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Biden imposes first N.Korea-specific sanctions after missile tests

Sanctions imposition could indicate Washington’s policy adjustment, analysts say

President Joe Biden and Vice President Kamala Harris hold a national security cyber briefing to discuss efforts to counter ransomware, Wednesday, July 7, 2021, in the White House Situation Room. (Official White House Photo by Cameron Smith)
President Joe Biden and Vice President Kamala Harris hold a national security cyber briefing to discuss efforts to counter ransomware, Wednesday, July 7, 2021, in the White House Situation Room. (Official White House Photo by Cameron Smith)
The Biden administration on Wednesday imposed their first sanctions specifically targeting North Korea’s act of developing weapons programs and proposed additional UN sanctions, in response to a series of purportedly “hypersonic” missile tests by Pyongyang.

Washington announced that it designated six North Koreans, one Russian national and a Russian entity responsible for procuring goods particularly for Pyongyang’s weapons of mass destruction and ballistic-missile programs from China and Russia.

“These designations convey our serious and ongoing concern about the DPRK’s continued proliferation activities and those who support it,” US Secretary of State Antony Blinken said in a statement, referencing the formal Democratic People’s Republic of Korea.

“The United States will use every appropriate tool to address the DPRK’s WMD and ballistic missile programs, which constitute a serious threat to international peace and security and undermine the global nonproliferation regime.”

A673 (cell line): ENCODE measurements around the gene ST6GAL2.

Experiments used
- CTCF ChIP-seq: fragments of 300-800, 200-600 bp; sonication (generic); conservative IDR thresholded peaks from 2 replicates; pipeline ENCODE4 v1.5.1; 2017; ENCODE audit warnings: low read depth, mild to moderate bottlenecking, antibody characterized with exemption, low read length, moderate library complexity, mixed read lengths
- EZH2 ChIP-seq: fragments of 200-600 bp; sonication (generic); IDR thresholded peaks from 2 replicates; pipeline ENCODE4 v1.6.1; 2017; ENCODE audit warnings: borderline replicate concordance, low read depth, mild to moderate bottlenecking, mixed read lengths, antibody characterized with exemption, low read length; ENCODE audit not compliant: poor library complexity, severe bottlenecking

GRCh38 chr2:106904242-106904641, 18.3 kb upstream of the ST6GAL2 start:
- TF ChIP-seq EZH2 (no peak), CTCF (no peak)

The Biden administration is also notably pushing the United Nations Security Council to impose additional sanctions on North Korea’s continuing test launches of ballistic missiles, although questions remain on whether China and Russia lend support to the US-led effort to ratchet up the pressure.

“The US is proposing UN sanctions following North Korea’s six ballistic missile launches since September 2021, each of which were in violation of UN Security Council resolutions,” US Ambassador to the UN Linda Thomas-Greenfield posted on Twitter, without further details.

Significance of first North Korea-specific sanctions
Wednesday’s designation is of significance given that this is the first time that the Biden administration has imposed North Korea-specific sanctions, nearly one year since its inauguration, apart from December’s designation on the occasion of international Human Rights Day.

Analysts view that North Korea’s continuous development of new weapons systems and unresponsiveness to the US’ repeated overtures for dialogue could prompt the Biden administration to use the tool of sanctions and ramp up pressure on Pyongyang.

Park Won-gon, a professor of North Korean Studies at Ewha Womans University, said the Biden administration would see the need to take hard-line action against North Korea’s series of missile tests early in the year and to deter potential high-profile provocations.

In particular, Pyongyang’s consecutive test-firings of what it claims to be a “hypersonic missile” less than a week into the year are seen as the country’s intent to adhere to a hard-line foreign policy and pursue a military buildup.

“There are high chances that North Korea will seek to tip the balance this year,” Park told The Korea Herald. “Against that backdrop, North Korea and the US appear to have technically begun their tug-of-war.”

But Park underlined the first and foremost cause of Washington’s action is that “hypersonic missiles” pursued by North Korea “could pose a substantial threat to the US security.”

Hypersonic missiles are seen as a game-changer for future warfare in light of their accuracy, speed, maneuverability and unpredictable trajectory.